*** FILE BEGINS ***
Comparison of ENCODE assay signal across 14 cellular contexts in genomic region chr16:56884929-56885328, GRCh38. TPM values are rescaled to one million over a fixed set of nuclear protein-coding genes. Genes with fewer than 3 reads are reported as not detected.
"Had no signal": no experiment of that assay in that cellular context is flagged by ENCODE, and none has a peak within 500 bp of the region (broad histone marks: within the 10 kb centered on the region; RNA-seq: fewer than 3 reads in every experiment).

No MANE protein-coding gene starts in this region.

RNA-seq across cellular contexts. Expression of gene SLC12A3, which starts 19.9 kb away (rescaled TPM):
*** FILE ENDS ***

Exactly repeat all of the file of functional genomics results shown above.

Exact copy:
Comparison of ENCODE assay signal across 14 cellular contexts in genomic region chr16:56884929-56885328, GRCh38. TPM values are rescaled to one million over a fixed set of nuclear protein-coding genes. Genes with fewer than 3 reads are reported as not detected.
"Had no signal": no experiment of that assay in that cellular context is flagged by ENCODE, and none has a peak within 500 bp of the region (broad histone marks: within the 10 kb centered on the region; RNA-seq: fewer than 3 reads in every experiment).

No MANE protein-coding gene starts in this region.

RNA-seq across cellular contexts. Expression of gene SLC12A3, which starts 19.9 kb away (rescaled TPM):